Data loss happens due to all kinds of reasons, including ransomware, viral attacks, human error, and so much more. Losing important files is more common than you think; in fact, about 140,000 hard drives crash every week in the United States. Knowing that you could lose all of your data is a scary thought, especially if you aren’t sure how to backup your entire computer.
We want to make having secure data easy and possible for everyone. So, we put together this three-step guide to help you better understand your backup options, so you never have to worry about losing precious files and memories.
You can use several external hard drives to backup your data, including USB flash drives, desktop hard drives, portable hard drives, and network-attached storage devices (NAS). Some external hard drives come with backup software that automates the process, making it easier for you. We will go into brief detail about the pros and cons of each.
USB Flash Drives have less storage space but are easy to store and highly portable. Due to the limited capacity, they are not well suited for backing up your entire computer.
Desktop hard drives provide ample space for system backups with many files. They are secure and make it easy to access individual files in case you lose or overwrite one. However, they require a power cord and are therefore not portable, so we would not recommend this for people who often travel for work or mostly rely on a laptop.
On the other hand, portable hard drives would be a great option for those who travel often and need to back up their computer away from home or the office. They don’t have as high of a data capacity as desktop hard drives and can be a bit slower, but you can use them in multiple locations.
Network-attached storage devices connect to your router and have ample space for multiple computers. They are more powerful and flexible but far more challenging to set up.
After acquiring an external hard drive, you will need to conduct a manual backup of your device.
If your computer uses the Windows operating system, select the Start button, go into the Control Panel, into System Maintenance, and then select Backup and Restore. From there, choose Set up backup and follow the instructions.
You also have the option of creating a system image. Image backup is more time-consuming since system files, program files, and preferences go into the backup too. If your computer drive fails, you can restore your computer exactly how it was onto a new computer or drive. This option doesn’t allow you to restore a few individual files at a time. To do this, choose Create a system image from the Backup and Restore page in the Control Panel.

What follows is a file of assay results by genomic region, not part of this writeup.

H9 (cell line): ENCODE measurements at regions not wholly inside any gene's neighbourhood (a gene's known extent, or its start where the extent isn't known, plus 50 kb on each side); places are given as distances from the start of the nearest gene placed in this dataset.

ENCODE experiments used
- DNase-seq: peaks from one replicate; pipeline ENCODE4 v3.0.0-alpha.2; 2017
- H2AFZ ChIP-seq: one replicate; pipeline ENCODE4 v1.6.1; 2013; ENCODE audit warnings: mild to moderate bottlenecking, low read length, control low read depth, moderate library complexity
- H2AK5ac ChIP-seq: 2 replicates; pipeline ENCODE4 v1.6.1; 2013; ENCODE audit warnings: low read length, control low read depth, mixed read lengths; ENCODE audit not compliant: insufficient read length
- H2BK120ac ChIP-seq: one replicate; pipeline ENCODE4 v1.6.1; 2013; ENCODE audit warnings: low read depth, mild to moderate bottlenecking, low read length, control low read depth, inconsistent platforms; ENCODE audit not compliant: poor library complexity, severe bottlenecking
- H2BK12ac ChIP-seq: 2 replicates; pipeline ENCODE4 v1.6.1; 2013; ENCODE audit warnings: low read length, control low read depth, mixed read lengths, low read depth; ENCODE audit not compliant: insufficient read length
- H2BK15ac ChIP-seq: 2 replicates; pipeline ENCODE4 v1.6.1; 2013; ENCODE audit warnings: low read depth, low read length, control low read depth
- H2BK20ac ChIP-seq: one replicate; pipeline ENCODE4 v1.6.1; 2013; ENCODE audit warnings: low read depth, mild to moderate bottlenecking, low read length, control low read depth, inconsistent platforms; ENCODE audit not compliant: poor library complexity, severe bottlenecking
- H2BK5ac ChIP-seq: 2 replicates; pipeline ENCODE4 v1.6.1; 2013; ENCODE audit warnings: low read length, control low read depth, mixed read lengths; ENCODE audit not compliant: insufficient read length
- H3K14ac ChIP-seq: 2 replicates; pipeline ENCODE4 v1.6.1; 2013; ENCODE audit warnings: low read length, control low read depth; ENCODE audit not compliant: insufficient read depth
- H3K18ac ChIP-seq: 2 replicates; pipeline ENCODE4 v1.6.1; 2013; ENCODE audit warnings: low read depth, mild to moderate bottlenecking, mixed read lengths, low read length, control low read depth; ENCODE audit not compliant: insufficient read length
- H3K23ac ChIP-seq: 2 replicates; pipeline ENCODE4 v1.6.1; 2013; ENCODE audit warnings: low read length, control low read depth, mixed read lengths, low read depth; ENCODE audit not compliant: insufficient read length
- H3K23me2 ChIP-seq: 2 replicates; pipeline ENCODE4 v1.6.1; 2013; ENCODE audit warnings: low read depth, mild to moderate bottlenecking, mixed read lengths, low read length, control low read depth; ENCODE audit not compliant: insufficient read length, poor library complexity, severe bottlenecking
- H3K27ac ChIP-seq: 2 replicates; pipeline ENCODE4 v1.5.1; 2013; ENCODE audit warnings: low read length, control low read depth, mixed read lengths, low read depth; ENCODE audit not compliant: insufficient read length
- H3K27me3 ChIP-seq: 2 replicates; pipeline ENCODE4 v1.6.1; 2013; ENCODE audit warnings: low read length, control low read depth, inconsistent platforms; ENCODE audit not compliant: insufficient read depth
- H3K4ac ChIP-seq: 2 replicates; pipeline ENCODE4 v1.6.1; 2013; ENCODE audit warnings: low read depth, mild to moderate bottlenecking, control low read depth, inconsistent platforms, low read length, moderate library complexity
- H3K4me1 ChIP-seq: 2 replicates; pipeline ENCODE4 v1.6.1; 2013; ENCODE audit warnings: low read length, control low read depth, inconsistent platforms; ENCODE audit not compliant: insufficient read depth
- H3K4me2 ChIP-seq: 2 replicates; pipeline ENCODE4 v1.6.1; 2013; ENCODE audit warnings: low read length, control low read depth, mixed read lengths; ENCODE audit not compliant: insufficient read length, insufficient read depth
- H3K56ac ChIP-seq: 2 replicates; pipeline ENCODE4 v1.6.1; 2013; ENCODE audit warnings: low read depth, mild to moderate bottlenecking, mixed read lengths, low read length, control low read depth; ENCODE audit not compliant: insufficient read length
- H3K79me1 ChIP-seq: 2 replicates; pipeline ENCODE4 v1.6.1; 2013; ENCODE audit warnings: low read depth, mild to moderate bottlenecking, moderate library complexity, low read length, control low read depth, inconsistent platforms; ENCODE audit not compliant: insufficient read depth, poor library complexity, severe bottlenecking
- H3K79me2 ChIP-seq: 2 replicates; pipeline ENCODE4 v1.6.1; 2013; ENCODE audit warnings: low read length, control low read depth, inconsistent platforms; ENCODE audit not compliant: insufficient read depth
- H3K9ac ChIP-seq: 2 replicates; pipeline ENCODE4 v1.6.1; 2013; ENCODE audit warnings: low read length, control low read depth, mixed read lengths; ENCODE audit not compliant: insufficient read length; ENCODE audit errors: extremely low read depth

If you use a Mac operating system, you will need to create a backup using Time Machine. After connecting your external storage device go to the Apple menu, then click System Preferences, and finally Time Machine. Choose Select Backup Disk and choose your external hard drive from the list of available options. Here you will have the opportunity to encrypt the drive, making it accessible only to those who have the backup password; just check the Encrypt backups checkbox. Then select Use Disk, and your backup will begin. Automated backups will occur if you keep the external drive plugged in.
When it comes to personal files and data, one backup isn’t enough. IT professionals swear by the 3-2-1 backup method. The method is to have three copies of your data: two storage devices, like your computer and an external hard drive, and one copy in an offsite location like the cloud.
There are many ways to save your data to the cloud. For instance, you can save individual files to cloud storage programs like Onedrive, iCloud, Google Drive, or DropBox. These sites offer limited space for free, so they are not optimal for backing up your entire computer. However, in the short-term, they can sync and share backup files between computers and users.
Then there are solutions for saving significant amounts of files like the data saved on an entire computer. Options vary between backups for commercial and at-home purposes.
Creating a backup for your entire file history can be time-consuming and a bit challenging if you’re working with multiple computers or lots of data. Computer Troubleshooters can make the process a lot easier for you with our commercial and residential data backup and recovery solutions. Find the nearest location to you so we can help you achieve peace of mind knowing you can restore your data whenever you need it.